Since then, perhaps surprisingly so, things have been deteriorating for the Europe of regions. The Committee has become an institution that issues recommendations often ignored or hampered by the excessive politicisation of its structure. The Commission’s regional policy has not developed, as regionalists hoped, into a somehow federalising mechanisms. Regional offices sprouted in Brussels (there were some 250 as of 2013), but their scope is very often limited to lobbying and facilitating the access to regional funds.
If we are to try and foresee possible evolutions of the EU in a regionalist sense, we should understand why this strategy has so far failed. One easy guess may be that the instances and aims within the regionalist camp were far too diverse.
Minority nationalist parties (Scottish National Party, Convergencia i Uniò, Nieuw-Vlaamse Alliantie) traditionally supported a ‘Europe of regions’. But in reality, these parties have always been supporters of something we might call ‘Europe of smaller nations‘.
And yet, the existence of a Greens-EFA (European Free Alliance, the European group of most minority nationalist parties) common group in the European Parliament in the last legislative term (2009-2014) shows that a loosely common vision has lasted for a long time. It is only now that EFA parties have started to let go of any support to the European Union. Combined with the repatriation of the other minority nationalist parties (which never joined the EFA) back to their local community, the very existence of a European-wide “Party for Autonomies” is jeopardised. (…)
With the European Federalists now trying to overcome nation states while keeping them as constitutional units of a European Federation, and with the EFA dissolving into a stardust of increasingly Eurosceptic local parties, a real future for regional Europe is nowhere to be seen.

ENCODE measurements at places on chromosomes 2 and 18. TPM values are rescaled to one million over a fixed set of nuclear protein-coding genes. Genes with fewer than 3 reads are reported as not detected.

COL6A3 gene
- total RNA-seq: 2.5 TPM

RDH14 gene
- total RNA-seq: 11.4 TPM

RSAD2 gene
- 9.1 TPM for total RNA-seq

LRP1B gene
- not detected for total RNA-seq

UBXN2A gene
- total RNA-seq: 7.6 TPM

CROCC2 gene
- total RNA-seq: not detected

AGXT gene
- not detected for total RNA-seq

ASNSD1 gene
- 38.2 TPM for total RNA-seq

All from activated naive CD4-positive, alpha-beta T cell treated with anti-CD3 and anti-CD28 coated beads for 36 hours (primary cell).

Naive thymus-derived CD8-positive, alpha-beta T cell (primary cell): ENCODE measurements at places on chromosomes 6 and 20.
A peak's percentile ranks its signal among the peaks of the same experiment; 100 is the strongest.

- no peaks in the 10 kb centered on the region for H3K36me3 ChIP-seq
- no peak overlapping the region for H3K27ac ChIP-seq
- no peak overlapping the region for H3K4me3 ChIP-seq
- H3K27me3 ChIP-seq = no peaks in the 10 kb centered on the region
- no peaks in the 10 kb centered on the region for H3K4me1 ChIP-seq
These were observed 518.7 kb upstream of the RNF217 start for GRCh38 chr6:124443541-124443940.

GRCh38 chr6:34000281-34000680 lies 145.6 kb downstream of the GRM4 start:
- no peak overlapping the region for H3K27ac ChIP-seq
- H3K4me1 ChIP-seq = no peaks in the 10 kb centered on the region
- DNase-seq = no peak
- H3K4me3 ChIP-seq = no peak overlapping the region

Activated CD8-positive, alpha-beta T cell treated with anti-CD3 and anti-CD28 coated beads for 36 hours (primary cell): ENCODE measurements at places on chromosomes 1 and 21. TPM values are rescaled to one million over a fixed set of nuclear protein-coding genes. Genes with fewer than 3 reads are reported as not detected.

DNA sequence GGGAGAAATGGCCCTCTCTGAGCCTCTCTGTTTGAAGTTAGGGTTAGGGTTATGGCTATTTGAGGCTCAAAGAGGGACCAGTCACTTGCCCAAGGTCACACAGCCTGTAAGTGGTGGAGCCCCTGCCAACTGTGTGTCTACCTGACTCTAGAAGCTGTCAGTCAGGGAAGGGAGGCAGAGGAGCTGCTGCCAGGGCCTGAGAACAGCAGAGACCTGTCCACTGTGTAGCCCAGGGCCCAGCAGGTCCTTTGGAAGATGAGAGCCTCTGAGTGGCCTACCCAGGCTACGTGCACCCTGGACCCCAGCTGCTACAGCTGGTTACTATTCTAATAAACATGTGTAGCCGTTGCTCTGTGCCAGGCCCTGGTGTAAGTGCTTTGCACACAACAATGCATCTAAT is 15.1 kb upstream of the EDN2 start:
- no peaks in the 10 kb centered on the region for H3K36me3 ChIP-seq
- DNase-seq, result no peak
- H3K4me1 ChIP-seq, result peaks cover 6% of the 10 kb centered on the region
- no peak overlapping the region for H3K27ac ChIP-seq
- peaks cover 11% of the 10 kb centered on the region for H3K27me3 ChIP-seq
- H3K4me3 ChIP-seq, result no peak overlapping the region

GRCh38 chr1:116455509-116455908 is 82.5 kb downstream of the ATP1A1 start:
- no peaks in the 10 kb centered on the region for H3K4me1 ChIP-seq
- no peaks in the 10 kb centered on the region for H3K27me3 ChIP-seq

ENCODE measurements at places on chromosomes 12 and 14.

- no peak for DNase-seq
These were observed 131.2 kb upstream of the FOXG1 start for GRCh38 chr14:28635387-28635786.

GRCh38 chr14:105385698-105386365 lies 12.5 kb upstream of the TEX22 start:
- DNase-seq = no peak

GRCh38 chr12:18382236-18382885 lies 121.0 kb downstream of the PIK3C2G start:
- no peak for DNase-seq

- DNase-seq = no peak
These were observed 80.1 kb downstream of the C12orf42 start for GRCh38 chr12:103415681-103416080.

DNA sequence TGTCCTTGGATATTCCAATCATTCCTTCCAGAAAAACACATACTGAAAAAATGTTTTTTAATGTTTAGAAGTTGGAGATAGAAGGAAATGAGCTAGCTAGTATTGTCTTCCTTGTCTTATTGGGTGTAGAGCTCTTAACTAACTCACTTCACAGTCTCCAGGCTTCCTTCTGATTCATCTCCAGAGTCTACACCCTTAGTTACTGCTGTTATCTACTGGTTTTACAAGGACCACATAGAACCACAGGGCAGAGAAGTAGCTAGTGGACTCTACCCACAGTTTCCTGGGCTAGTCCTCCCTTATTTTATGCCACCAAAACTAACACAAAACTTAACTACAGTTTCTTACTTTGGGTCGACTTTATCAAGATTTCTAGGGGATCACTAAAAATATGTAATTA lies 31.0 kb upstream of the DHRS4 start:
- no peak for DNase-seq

In order to overcome the current stalemate, federalists should not leave regionalists instances unattended, nor let ‘smaller nationalists’ and Eurosceptics transform a discourse on the deconstruction of current nation states into a struggle to construct new ones.
It may be mistaken for cheap ‘millenarianism’: ‘a regional Europe, or no Europe’. This is patently not true, but mistrust towards the EU is growing. The feeling is that European leaders are increasingly choosing the repatriation path, because that is where the votes are going, and because changing the institutional assets of the EU is much harder.
Yet, we should be aware that such a path exists: there is a political niche that federalists could and should occupy. This solution might be unrealistic given the current political and social environment, but it is not a utopia; it would take some hard de-construction, and some even harder re-construction, of our political categories and constitutional units. But in the current, oversimplified, European debate, public opinion should know that there are more alternatives, out there, than those dreamt of by our politicians.
This post is an extract from an article published in issue 2 of UNITEE’s new magazine, The New European, dedicated to analysing the European Dream and the ways to revive it. The complete online version can be read for free here.